Editor's note: Seattle-based national political writer Ted Van Dyk is on a book tour and is occasionally reporting from the road.
Saturday, Jan. 19, found me housebound in Raleigh, N.C.. While a rare snow-sleet-storm took place outside, I periodically checked in on political developments nationally and in the Nevada presidential caucuses and Republican South Carolina primary.
I left Washington, D.C., Thursday evening as competing economic stimulus packages were being floated by President Bush, congressional leaders of both parties, and the various presidential candidates. Clearly, such a package will be enacted in the weeks ahead, probably with equal emphasis on short-term jolts to the economy (most likely through cash payments to lower- and middle-income folk who would be likely to spend the money quickly) and longer-term measures intended to spur jobs and growth. Strangely lacking from debate has been emphasis on infrastructure spending – which would fall into the long-term category. Public infrastructure has been wearing out everywhere, with the Minneapolis bridge collapse and our own Alaskan Way Viaduct and 520 bridge situations being prime examples.
I talked on Friday with North Carolinians long active in the Democratic Party. They all were indifferent to former Sen. John Edwards' presidential candidacy and wondered why he kept it going. Edwards left the Senate to serve as 2004 vice presidential nominee, with the result that North Carolina now has two Republican Senators. While serving, he was notorious as a do-little performer. So it should not be surprising that his home staters have so little enthusiasm for his current run. One statewide officeholder, especially concerned with public education, told how he had tried to convince Edwards to include an educational component in his message of upward social mobility. Edwards, he explained, seemed simply not to get it. If Edwards does not run strongly in next week's South Carolina Democratic primary, it is hard to see him raising the money for expensive campaigns Jan. 29 in Florida and on Super Tuesday a week later.
Republicans, of course, held their South Carolina presidential primary on Saturday. Local media and politicos were predicting that former Arkansas Gov. Mike Huckabee and Arizona Sen. John McCain would run one-two in a close contest, and they weren't far off. McCain edged Huckabee, 33 percent to 30 percent. McCain rallied the state's sizable active and retired military, emphasizing his continuing support for a surge strategy in Iraq. Huckabee counted on the state's numerous Protestant fundamentalists for his base of support. Former Massachusetts Gov. Mitt Romney was hardly a fit for the state and finished fourth (15 percent), behind former Tennessee Sen. Fred Thompson, who was third (16 percent).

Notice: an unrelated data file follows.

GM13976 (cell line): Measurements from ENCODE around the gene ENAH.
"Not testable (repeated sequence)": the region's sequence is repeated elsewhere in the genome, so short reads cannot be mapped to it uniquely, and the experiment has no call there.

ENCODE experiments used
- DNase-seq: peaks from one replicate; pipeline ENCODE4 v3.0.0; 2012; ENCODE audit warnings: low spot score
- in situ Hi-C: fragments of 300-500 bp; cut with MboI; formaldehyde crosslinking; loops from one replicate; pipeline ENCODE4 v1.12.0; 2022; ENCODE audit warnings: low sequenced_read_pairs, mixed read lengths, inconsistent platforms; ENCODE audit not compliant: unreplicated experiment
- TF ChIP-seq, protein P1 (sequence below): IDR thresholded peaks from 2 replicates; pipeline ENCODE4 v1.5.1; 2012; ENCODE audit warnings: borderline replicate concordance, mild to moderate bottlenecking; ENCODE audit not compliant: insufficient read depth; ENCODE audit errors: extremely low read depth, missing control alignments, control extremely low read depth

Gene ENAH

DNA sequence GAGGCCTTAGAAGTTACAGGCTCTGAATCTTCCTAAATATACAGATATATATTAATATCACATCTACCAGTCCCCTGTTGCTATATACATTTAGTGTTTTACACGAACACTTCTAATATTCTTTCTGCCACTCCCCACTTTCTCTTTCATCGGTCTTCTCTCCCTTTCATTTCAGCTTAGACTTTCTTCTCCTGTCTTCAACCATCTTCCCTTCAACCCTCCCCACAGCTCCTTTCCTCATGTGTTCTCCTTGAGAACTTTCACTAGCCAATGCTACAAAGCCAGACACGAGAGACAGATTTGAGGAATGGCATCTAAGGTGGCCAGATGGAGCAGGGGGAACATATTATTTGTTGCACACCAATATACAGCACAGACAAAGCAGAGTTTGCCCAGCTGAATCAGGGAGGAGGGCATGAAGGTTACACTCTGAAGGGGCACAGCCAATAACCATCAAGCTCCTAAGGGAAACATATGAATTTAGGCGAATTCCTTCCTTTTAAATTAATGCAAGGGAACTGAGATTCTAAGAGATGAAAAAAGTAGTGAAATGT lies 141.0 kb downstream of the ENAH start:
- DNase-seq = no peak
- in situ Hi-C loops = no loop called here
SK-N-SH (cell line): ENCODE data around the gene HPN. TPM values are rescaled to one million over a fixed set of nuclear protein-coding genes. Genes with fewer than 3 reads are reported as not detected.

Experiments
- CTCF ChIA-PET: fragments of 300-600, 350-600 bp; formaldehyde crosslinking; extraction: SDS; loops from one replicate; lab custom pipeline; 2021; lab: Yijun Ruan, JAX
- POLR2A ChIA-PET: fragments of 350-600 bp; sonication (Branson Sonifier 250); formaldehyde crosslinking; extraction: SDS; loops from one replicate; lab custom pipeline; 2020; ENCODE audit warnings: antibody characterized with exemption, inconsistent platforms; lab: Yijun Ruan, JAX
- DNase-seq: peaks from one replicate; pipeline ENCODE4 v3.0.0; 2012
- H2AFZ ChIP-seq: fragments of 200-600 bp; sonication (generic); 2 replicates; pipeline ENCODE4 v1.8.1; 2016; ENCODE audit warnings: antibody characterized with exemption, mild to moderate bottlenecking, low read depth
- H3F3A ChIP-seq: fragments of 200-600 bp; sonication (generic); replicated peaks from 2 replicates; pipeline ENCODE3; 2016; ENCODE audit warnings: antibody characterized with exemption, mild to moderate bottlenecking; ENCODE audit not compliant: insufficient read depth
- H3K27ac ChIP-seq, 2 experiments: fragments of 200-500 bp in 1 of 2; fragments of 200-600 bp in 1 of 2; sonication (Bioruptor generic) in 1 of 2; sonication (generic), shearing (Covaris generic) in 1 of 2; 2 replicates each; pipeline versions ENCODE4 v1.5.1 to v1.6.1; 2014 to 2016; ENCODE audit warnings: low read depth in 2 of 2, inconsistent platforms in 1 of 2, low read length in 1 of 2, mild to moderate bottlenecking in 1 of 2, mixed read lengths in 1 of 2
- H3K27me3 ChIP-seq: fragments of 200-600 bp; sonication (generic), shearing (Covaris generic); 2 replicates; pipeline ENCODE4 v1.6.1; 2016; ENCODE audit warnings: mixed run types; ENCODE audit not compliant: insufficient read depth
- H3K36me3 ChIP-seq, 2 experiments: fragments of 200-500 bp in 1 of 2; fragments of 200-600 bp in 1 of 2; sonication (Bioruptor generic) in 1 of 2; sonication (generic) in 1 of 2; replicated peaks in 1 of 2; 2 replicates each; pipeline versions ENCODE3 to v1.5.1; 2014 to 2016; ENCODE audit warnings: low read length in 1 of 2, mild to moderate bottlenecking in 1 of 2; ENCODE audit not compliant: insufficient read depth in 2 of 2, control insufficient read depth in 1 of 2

The Republican race in South Carolina outweighs in importance GOP caucuses in Nevada, which Romney won. Nevada caucuses, though, were the only game Saturday for Democrats. New York Sen. Hillary Clinton beat Illinois Sen. Barack Obama, 51 percent to 45 percent, in a test of organization that Clinton won. After calling a truce in their increasingly testy exchanges earlier in the week, the two candidates' organizations had resumed them by Saturday.
As chance would have it, I caught a National Public Radio interview Friday night with Clinton on the subject of the economy, entitlement programs, and the current mortgage crisis. Over its course, I found myself being encouraged by her knowledge and then repelled by her recurring digs against Obama. When asked about Obama's proposals to rescue Social Security, she partly misrepresented and then sneeringly dismissed his central notion that the cap should be lifted on income subject to the payroll tax. When asked to list her own proposals, she refused to do so, stating that after the election "we should all join hands and work this out together." Ugh. I support Obama for the nomination but keep wanting to feel that Hillary would be a perfectly acceptable second choice. At such moments, I encounter such things as the smarmy NPR interview. Both Clintons are highly intelligent and capable. Why, under pressure, do they always resort to low politics? The habit, it seems to me, is contributing to many voters' affinity for Obama's more uplifting presentation. If Hillary were standing alone, without years of conditioning in The Clinton Way, she might be another kind of candidate. She continues to carry the hopes of many women who see her as an important symbol. For their sake, I keep wishing she would set a higher standard. On Martin Luther King's birthday, I am off to the LBJ School in Austin, Texas, and then to Houston. I'll report from the Lone Star State on how things look from there.